Now that I’m in my third year, my contact hours have been reduced to about ten hours a week (due to dissertation taking up a lot of time). Despite this, I am still as involved as ever with the music department and KCL as a whole. I am, of course, on campus during my seminars and lectures, but in between I see my friends in the common room, walk to the local Tesco to get a meal deal, go to rehearsals or get involved with some of the societies I’m in. It helps that the area is full of small, cosy cafes where you can escape from the bustle of university life for a bit. If I need to do anything that requires a little more brainpower, I usually go to the Maughan library or one of the computer rooms on campus. The great benefit of the Strand campus is all the buildings and libraries are only a short walk’s distance!
Most of my evenings are spent doing work or activities for my course. More often than not, I have rehearsals or concerts with the various societies I am involved in. Other than being very stimulating, the rehearsals, mainly for orchestra, are always a great way to relax and be around friends. Even though I play the violin, in the breaks I always go to the percussion section to go and ask them how to play the instruments, despite my total inability to do so (as shown in the photo of my poor attempt at percussion). It’s a great example of how, while being a high-level and challenging orchestra, rehearsal time can also be a great stress reliever and a time to have a laugh with your friends! Furthermore, many of my friends in the orchestra are not studying music as a degree, so I get to meet a really wide range of students from the university.
This semester, I am taking a module called ‘Vienna 1900-1920’. The lecturer, who usually leads the composition modules, centres the classes around listening and analysing the music in a hands-on way. Her teaching style involves an effective mix of tangible facts and more intangible philosophical interpretations.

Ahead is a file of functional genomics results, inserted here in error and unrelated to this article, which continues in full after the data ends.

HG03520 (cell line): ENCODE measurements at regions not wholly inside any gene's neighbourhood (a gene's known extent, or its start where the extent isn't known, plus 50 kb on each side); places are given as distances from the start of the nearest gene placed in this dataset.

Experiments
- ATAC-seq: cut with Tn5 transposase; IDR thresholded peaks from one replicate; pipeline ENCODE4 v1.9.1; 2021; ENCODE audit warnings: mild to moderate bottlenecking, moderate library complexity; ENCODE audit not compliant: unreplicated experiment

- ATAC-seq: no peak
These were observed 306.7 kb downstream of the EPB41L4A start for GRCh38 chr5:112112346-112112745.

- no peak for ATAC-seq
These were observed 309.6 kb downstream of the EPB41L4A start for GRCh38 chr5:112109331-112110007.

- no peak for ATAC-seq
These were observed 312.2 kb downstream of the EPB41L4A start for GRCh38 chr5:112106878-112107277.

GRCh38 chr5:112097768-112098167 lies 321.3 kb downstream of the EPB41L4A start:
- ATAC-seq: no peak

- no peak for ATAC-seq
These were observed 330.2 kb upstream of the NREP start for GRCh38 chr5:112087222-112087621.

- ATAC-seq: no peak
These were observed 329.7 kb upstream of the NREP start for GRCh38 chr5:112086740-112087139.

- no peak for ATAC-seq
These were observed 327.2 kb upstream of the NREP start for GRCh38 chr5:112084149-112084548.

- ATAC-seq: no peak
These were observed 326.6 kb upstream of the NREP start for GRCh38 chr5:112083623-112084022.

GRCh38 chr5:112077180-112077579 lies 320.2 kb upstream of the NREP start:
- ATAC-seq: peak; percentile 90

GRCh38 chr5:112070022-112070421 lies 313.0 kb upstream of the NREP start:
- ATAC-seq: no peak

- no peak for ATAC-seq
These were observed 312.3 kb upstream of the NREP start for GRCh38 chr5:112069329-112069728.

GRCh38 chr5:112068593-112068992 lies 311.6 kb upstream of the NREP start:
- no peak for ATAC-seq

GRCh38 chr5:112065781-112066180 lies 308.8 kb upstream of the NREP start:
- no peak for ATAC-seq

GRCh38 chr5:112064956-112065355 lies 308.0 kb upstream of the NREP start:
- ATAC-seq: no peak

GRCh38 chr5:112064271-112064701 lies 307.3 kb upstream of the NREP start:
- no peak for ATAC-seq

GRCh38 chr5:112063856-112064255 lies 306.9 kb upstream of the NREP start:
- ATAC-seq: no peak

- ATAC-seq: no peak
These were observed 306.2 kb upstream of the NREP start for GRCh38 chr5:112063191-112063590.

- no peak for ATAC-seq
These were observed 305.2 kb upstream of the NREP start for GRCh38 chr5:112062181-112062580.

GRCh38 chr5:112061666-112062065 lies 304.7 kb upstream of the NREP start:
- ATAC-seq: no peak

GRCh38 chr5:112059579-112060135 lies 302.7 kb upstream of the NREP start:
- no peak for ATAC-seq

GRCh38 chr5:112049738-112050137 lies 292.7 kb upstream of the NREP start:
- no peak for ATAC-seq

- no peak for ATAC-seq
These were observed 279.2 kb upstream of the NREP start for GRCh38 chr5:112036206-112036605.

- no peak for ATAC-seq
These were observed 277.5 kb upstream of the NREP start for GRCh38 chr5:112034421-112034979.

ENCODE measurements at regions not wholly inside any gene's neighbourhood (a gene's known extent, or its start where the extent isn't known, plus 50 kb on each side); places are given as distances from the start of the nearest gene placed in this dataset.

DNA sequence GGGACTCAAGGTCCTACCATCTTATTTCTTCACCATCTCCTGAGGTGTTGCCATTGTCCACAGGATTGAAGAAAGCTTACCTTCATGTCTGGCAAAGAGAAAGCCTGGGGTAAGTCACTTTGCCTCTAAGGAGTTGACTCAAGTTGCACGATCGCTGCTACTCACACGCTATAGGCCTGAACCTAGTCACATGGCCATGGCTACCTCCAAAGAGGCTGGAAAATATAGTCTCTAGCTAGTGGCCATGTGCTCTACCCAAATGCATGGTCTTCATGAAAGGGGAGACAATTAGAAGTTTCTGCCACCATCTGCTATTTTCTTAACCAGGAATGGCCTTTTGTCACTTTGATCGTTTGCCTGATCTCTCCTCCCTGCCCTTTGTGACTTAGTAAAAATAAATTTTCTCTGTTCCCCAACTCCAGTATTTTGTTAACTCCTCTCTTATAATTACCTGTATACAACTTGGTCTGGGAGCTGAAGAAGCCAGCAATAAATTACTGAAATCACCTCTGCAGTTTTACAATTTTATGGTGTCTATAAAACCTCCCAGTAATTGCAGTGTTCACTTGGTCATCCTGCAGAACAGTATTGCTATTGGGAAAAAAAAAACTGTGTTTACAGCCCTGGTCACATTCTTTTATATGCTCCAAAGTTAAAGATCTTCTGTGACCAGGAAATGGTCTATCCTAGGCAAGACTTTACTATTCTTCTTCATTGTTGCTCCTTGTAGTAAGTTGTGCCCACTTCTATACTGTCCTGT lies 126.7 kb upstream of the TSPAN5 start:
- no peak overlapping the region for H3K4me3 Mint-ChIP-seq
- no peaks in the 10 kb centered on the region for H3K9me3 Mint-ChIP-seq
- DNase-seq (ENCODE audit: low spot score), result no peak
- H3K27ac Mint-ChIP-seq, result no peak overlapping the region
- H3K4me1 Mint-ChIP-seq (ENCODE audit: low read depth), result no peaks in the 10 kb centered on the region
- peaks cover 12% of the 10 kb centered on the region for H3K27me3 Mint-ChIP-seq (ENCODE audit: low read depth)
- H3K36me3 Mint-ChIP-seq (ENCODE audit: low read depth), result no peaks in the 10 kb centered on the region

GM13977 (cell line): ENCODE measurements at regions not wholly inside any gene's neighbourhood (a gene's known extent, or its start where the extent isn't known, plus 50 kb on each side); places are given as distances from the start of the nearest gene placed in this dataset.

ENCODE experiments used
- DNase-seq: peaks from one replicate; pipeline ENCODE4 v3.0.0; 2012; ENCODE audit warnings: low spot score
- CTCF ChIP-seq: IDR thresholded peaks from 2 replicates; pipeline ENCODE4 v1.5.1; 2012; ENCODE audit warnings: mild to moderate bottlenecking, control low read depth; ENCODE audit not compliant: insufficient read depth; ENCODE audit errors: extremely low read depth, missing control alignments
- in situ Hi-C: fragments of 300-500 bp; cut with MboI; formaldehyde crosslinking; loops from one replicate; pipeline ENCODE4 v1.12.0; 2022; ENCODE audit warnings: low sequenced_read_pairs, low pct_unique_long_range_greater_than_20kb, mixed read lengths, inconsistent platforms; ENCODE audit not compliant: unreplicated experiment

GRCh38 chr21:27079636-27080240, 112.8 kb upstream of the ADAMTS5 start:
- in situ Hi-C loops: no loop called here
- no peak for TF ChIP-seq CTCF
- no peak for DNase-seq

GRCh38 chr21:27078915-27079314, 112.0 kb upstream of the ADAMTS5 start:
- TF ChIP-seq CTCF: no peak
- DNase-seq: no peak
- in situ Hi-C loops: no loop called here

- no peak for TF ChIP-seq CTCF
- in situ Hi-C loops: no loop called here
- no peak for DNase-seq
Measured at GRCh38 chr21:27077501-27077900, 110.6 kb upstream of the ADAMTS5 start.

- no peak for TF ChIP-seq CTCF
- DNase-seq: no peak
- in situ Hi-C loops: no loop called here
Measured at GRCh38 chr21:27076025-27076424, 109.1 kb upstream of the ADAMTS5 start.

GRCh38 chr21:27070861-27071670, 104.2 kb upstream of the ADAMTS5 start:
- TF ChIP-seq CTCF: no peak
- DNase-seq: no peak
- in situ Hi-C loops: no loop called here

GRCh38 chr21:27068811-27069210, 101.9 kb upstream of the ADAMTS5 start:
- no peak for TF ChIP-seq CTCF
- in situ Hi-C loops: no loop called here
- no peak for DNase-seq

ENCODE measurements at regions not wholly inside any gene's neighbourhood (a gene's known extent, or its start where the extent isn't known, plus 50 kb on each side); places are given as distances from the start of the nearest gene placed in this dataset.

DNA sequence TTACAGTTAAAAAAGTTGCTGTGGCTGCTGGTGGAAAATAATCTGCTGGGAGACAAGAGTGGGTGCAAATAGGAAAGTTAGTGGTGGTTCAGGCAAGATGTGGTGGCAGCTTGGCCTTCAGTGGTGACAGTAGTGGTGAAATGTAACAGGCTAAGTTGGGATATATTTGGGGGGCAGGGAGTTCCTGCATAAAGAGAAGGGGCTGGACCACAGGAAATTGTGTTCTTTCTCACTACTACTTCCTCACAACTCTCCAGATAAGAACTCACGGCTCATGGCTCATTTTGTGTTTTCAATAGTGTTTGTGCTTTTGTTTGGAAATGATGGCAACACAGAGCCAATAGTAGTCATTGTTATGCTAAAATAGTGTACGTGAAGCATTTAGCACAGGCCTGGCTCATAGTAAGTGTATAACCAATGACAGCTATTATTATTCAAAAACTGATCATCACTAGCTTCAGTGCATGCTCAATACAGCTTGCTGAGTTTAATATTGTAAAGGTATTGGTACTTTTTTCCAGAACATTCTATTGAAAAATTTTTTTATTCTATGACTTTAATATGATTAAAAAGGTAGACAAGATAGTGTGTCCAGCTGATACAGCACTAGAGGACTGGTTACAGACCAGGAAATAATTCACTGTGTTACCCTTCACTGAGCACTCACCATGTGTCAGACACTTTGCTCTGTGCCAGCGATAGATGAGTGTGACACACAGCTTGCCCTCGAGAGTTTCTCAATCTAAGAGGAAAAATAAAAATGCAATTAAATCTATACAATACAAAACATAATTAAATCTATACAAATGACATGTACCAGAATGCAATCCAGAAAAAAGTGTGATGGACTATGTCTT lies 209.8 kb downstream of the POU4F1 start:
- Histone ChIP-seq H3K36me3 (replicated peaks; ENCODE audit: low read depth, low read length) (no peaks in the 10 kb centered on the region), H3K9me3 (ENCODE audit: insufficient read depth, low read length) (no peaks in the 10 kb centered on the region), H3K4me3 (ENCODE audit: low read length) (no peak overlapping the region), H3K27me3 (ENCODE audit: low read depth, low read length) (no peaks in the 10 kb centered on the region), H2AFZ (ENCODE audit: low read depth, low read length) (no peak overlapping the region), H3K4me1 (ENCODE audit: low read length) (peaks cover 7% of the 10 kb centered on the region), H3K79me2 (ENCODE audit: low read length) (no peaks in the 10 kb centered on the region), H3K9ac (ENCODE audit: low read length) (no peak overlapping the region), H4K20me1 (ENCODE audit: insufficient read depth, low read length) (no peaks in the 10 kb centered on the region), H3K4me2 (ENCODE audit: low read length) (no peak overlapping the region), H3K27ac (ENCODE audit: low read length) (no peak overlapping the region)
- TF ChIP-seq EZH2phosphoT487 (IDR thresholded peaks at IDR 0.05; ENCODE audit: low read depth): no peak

For example, we had a recent seminar discussion around Gustav Klimt’s painting ‘The Kiss’ (pictured) in which she explained its historical and cultural impact as well as the relevance to larger philosophical issues. Although I am not studying visual art, her explanation of the painting’s significance within the context of turn-of-the-century Viennese artistic life created a clear picture of all the artistic trends of the era, including music. The combination of her engaging teaching style with her more practically based activities makes us students want to do the readings all the more. The seminar is a more discursive and hands-on discussion about the topics talked about in the lecture just before. I have really enjoyed this use of time because, despite the intensity of three-hours straight, it results in a very dense and encompassing understanding of the topics discussed.
Furthermore, this module is very relevant to my personal dissertation about the use of violence in an opera called ‘Lulu’ by the early twentieth-century Viennese composer, Alban Berg. This is an example of where my course’s breadth of module options has allowed me to create the most enriching and effective combinations of modules possible.
I hope this has given you an insight into the undergraduate Music course at King’s College London and what a typical day looks like for me!
If you enjoyed this, you might like Virginia’s experience of being a postgraduate Music student.
Click here to learn more about Music degrees at King’s College London.